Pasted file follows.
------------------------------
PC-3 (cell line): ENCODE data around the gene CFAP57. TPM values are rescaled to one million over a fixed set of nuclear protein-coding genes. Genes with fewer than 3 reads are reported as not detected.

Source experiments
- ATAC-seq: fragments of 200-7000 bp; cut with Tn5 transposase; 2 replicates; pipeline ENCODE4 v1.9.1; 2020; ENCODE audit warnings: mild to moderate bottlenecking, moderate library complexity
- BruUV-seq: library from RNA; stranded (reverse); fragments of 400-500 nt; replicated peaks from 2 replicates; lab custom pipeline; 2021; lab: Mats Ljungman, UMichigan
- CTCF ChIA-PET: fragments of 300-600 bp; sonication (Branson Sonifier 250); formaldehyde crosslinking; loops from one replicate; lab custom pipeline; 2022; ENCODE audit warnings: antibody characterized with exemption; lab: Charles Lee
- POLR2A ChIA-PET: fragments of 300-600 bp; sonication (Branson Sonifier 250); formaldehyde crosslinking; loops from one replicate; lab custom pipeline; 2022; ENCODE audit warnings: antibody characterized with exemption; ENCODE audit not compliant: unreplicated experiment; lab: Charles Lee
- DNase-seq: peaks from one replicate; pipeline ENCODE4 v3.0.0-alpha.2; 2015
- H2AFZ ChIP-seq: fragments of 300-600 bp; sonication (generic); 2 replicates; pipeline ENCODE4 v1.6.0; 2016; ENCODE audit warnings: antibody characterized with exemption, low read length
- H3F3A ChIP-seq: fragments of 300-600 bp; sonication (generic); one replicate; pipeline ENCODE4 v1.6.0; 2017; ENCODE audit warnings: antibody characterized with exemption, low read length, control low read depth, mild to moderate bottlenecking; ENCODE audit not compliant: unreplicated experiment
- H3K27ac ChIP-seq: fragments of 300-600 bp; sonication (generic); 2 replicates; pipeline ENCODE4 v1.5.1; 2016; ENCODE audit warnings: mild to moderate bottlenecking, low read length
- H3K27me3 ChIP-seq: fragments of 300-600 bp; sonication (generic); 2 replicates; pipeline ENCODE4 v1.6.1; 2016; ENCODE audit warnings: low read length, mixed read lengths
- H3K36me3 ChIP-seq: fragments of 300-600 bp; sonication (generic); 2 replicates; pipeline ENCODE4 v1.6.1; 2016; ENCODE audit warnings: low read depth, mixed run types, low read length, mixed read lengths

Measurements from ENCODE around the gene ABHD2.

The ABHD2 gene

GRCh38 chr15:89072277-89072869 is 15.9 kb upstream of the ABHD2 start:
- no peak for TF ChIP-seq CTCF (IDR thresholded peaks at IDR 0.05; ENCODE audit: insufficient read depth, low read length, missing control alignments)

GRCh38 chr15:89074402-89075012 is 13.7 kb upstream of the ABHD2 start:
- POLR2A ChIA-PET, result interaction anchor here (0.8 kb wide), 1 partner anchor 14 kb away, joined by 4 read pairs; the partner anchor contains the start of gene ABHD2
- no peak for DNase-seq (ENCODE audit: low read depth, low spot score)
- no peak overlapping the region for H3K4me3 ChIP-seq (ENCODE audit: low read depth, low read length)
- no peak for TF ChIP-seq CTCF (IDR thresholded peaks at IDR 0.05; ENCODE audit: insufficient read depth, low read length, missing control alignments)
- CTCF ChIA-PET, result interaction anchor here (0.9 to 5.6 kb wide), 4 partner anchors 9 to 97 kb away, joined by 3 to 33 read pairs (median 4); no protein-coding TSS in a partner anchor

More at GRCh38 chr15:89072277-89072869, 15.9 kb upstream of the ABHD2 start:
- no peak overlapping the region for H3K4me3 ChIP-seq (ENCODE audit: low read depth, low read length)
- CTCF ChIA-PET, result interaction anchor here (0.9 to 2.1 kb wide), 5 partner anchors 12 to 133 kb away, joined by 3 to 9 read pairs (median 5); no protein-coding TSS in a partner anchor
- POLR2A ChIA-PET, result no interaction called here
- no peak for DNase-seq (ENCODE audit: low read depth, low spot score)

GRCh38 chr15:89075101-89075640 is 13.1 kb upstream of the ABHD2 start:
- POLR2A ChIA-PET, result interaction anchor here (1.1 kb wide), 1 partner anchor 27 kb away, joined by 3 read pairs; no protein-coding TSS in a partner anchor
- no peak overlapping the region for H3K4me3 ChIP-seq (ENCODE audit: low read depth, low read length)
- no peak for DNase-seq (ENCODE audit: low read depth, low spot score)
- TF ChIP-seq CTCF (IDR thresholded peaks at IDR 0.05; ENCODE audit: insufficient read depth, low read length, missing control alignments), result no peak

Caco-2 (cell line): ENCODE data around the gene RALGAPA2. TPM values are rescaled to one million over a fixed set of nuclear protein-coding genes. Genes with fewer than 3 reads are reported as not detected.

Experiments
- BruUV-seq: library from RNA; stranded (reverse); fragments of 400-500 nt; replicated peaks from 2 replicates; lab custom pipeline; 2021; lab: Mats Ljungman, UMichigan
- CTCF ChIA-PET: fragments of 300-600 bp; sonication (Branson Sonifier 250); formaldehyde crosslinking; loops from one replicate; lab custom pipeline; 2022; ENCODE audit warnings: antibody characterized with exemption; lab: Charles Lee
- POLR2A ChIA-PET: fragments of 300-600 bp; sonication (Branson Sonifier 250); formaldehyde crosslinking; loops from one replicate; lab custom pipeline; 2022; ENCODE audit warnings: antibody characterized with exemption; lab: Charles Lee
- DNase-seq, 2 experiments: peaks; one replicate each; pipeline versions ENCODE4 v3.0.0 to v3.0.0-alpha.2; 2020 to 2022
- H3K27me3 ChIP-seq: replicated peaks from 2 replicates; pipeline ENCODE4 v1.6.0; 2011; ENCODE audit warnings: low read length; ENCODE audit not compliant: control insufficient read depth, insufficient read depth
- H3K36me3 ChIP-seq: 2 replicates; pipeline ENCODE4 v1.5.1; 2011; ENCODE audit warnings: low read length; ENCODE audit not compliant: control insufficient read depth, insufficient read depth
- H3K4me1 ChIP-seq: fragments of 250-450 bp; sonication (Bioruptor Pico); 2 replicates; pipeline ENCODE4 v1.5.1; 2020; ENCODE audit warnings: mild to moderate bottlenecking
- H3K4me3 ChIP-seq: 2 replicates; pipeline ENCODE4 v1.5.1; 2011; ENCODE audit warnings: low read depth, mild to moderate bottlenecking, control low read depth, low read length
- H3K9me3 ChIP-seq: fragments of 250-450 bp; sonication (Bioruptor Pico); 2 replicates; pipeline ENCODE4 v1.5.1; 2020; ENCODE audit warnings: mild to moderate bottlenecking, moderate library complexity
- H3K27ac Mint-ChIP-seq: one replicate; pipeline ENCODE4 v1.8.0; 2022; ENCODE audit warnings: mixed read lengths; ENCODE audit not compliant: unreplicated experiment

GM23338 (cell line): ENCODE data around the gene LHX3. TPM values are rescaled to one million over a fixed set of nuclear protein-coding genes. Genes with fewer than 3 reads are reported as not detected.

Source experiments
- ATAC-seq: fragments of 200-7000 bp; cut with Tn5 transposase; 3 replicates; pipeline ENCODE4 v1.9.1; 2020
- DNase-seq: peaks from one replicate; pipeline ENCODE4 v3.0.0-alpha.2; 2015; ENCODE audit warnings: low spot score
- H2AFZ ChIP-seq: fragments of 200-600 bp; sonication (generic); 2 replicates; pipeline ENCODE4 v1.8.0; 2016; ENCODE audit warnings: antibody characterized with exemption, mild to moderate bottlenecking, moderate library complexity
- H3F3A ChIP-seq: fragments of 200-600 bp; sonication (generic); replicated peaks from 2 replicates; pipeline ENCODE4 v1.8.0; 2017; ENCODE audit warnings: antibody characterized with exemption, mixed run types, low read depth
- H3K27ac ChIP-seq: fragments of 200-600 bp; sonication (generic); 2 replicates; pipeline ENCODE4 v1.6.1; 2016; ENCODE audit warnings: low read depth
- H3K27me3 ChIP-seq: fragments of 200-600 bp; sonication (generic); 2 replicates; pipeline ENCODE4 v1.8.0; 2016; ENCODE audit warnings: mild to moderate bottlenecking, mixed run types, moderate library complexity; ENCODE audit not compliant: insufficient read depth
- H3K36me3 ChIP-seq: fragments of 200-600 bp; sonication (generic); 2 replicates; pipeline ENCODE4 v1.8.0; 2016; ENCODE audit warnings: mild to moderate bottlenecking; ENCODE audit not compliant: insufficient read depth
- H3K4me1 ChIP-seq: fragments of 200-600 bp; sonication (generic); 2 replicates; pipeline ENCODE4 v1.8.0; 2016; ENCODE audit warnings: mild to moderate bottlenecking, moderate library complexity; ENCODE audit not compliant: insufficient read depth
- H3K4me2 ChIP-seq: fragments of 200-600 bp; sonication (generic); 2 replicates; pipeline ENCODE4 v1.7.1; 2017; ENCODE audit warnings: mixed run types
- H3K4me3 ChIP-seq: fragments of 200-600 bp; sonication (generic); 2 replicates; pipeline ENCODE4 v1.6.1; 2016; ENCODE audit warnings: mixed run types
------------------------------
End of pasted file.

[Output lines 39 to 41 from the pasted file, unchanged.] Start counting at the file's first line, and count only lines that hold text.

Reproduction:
- H3K27me3 ChIP-seq: replicated peaks from 2 replicates; pipeline ENCODE4 v1.6.0; 2011; ENCODE audit warnings: low read length; ENCODE audit not compliant: control insufficient read depth, insufficient read depth
- H3K36me3 ChIP-seq: 2 replicates; pipeline ENCODE4 v1.5.1; 2011; ENCODE audit warnings: low read length; ENCODE audit not compliant: control insufficient read depth, insufficient read depth
- H3K4me1 ChIP-seq: fragments of 250-450 bp; sonication (Bioruptor Pico); 2 replicates; pipeline ENCODE4 v1.5.1; 2020; ENCODE audit warnings: mild to moderate bottlenecking